A textured coming-of-age story deeply rooted in a working-class community.

In the boxing ring, “unlike in real life, / no matter where you / was born, / who you are / what dolla’ you got, / you can actually / win.”

Molly Levine rages against a world that tells her people like her can’t make it, can’t dream. Growing up in poverty on a council estate in London’s East End, her older brother Denny’s the only one in her corner, teaching her to box, to stand up and make something of herself. When Denny disappears on the day of her first fight, sought by the police on suspicion of assaulting a man, she’s beyond shattered. With help from her best friend, Kwaku, Molly vows to find Denny and clear his name, in the process unravelling a mystery older than she is. The triumphant underdog arc isn’t surprising; more interesting are the plotline surrounding Denny’s disappearance and the gradual reveal of supporting characters’ inner nuances as Molly comes to understand that she’s not the only person with problems. While she adores Kwaku, who also boxes at her gym, Molly’s resentful of his family’s relative wealth. The Levines are proper Cockneys, and gentrification is explored but not racism or immigration. Molly comes off as realistically belligerent, self-absorbed, and distraught in ways that may resonate with many teens. The combination of verse and prose keeps the pace moving, and colloquialisms add to the sense of place.

A textured coming-of-age story deeply rooted in a working-class community. (Fiction. 14-18)

Pub Date: Oct. 4, 2022

ISBN: 978-1-91434-303-2

Page Count: 200

Publisher: Flying Eye Books

Review Posted Online: July 26, 2022

Kirkus Reviews Issue: Aug. 15, 2022


A thrilling, high-tech page-turner with deep roots.

A teen navigates different worlds: real and virtual, colonized and Indigenous.

In the near-future real world, Bugz’s family has clout in the community—her mom is their first modern-day woman chief, her father’s a highly admired man, and her older brother is handsome and accomplished. Socially awkward Bugz, by contrast, feels more successful in the virtual gaming world of the Floraverse, where she has amassed tremendous power. Yes, her ’Versona has a slimmed-down figure—but Bugz harnesses her passion for the natural world and her Anishinaabe heritage to build seemingly unbeatable defenses, especially her devoted, lovingly crafted Thunderbird and snake/panther Mishi-pizhiw. Cheered on by legions of fans, she battles against Clan:LESS, a group of angry, misogynistic male gamers. One of them, Feng, ends up leaving China under a cloud of government suspicion and moving to her reservation to live with his aunt, the new doctor; they are Muslim Uighurs who have their own history of forced reeducation and cultural erasure. Feng and Bugz experience mutual attraction—and mistrust—and their relationship in and out of the Floraverse develops hesitantly under a shadow of suspected betrayal. Kinew (Anishinaabe) has crafted a story that balances heart-pounding action scenes with textured family and community relationships, all seamlessly undergirded by storytelling that conveys an Indigenous community’s past—and the vibrant future that follows from young people’s active, creative engagement with their culture.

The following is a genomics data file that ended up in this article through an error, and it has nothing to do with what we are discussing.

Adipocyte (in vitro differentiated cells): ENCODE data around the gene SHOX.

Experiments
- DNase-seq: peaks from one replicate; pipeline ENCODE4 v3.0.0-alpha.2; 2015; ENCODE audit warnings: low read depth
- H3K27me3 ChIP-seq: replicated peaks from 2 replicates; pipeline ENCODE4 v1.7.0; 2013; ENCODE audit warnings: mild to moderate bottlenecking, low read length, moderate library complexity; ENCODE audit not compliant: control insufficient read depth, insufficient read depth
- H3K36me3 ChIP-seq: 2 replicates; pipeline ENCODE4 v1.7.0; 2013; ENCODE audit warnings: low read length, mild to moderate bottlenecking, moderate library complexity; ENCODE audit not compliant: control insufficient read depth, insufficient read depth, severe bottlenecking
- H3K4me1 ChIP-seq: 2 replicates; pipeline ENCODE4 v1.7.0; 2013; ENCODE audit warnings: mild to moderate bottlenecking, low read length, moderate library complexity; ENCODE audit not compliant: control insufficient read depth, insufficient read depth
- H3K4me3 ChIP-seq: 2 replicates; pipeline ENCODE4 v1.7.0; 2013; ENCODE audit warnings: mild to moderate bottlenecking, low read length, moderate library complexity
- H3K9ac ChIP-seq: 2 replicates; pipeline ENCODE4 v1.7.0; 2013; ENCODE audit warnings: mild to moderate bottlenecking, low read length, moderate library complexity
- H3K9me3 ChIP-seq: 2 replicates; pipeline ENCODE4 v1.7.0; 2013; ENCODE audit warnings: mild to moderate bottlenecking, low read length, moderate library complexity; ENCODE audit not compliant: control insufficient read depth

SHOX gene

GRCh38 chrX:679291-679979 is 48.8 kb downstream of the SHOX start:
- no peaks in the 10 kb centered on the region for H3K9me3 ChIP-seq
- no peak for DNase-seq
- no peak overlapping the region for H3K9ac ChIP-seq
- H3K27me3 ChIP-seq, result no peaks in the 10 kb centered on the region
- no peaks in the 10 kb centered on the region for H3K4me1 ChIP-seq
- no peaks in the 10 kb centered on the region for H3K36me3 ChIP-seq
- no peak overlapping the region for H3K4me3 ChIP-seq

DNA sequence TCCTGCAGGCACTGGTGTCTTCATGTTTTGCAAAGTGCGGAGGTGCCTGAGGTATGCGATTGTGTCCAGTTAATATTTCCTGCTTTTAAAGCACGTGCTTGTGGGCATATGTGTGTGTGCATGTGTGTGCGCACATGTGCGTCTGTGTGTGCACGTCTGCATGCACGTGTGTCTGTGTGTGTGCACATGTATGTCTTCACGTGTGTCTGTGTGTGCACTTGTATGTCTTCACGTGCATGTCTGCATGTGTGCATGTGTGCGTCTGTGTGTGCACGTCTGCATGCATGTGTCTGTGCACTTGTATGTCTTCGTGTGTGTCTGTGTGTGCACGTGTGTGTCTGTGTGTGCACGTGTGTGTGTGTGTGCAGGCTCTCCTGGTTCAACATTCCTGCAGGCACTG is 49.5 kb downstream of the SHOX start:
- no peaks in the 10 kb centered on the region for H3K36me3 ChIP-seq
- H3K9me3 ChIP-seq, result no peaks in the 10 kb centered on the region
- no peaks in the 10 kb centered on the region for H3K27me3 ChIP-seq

A thrilling, high-tech page-turner with deep roots. (glossary, resources) (Science fiction. 14-18)

Pub Date: Sept. 14, 2021

ISBN: 978-0-7352-6900-2

Page Count: 296

Publisher: Penguin Teen

Review Posted Online: June 23, 2021

Kirkus Reviews Issue: July 15, 2021


A thoughtful portrayal of determined multinational teens balancing authenticity with pursuing their dreams.

Who doesn’t want to be a K-pop idol?

Fifteen-year-old Candace Park is just a typical Korean American teen from Fort Lee, New Jersey. She loves hanging out with her friends Imani and Ethan while watching RuPaul’s Drag Race, mukbang shows about eating massive amounts of Korean food, and advice from beauty vloggers. While Candace focuses on doing well in school, her hardworking immigrant Umma and Abba gave up on their own dreams to run a convenience store. Candace loves to sing and is a huge K-pop stan—but secretly, because she fears it’s a bit stereotypical. Everything changes after Candace and her friends see an ad for local auditions to find members of a new K-pop group and Candace decides to try out, an impulse that takes her on the journey of a lifetime to spend a summer in Seoul. Lee’s fun-filled, fast-paced K-pop romp reads like a reality show competition while cleverly touching on issues of racism, feminism, unfair beauty expectations and labor practices, classism and class struggles, and immigration and privilege. While more explanation of why there are such unfair standards in the K-pop industry would have been helpful, Lee invites readers to enjoy this world and question the industry’s actions without condescension or disdain. Imani is Black; Ethan is White and gay.

A thoughtful portrayal of determined multinational teens balancing authenticity with pursuing their dreams. (Fiction. 14-18)

Pub Date: Sept. 15, 2020

ISBN: 978-1-338-63993-3

Page Count: 320

Publisher: Point/Scholastic

Review Posted Online: June 24, 2020

Kirkus Reviews Issue: July 15, 2020

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